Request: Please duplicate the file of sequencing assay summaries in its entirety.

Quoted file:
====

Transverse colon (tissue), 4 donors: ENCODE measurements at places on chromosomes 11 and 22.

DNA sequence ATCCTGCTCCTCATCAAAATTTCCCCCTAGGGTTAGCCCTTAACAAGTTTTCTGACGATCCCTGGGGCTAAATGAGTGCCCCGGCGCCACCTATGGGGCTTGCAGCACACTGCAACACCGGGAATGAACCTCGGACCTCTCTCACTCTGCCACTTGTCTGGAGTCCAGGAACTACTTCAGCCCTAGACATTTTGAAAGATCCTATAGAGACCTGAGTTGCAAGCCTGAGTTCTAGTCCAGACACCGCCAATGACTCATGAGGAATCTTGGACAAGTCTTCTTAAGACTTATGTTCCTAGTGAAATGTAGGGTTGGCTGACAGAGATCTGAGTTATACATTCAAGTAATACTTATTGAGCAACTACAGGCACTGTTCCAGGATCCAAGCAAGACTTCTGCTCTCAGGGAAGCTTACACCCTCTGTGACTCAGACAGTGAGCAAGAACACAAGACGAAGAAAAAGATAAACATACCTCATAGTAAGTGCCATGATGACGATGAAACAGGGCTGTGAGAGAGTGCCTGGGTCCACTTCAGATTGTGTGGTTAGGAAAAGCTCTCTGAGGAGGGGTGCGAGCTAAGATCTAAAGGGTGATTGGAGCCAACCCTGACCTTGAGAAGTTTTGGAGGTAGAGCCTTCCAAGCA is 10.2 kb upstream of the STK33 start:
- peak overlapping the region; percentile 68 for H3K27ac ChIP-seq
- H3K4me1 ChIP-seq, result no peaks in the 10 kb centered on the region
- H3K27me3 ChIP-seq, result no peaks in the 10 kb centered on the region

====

Transverse colon (tissue), 4 donors: ENCODE measurements at places on chromosomes 11 and 22.

DNA sequence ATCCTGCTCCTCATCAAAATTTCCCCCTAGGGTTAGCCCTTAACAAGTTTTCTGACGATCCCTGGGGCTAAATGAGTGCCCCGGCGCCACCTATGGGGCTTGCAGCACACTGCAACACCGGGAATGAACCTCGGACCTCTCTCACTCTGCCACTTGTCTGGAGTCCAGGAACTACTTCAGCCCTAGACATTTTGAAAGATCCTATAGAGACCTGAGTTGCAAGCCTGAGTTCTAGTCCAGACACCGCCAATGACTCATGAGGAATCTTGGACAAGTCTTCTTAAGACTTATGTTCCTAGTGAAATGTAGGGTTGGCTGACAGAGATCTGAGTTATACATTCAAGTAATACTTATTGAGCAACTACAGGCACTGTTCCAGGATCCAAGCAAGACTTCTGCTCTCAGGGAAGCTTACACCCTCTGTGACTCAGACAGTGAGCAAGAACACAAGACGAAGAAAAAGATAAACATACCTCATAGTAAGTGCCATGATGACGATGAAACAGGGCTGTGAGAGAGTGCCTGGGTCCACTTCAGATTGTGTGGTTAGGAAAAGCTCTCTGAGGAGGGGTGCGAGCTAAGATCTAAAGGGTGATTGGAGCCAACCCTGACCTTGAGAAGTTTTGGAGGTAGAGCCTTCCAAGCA is 10.2 kb upstream of the STK33 start:
- peak overlapping the region; percentile 68 for H3K27ac ChIP-seq
- H3K4me1 ChIP-seq, result no peaks in the 10 kb centered on the region
- H3K27me3 ChIP-seq, result no peaks in the 10 kb centered on the region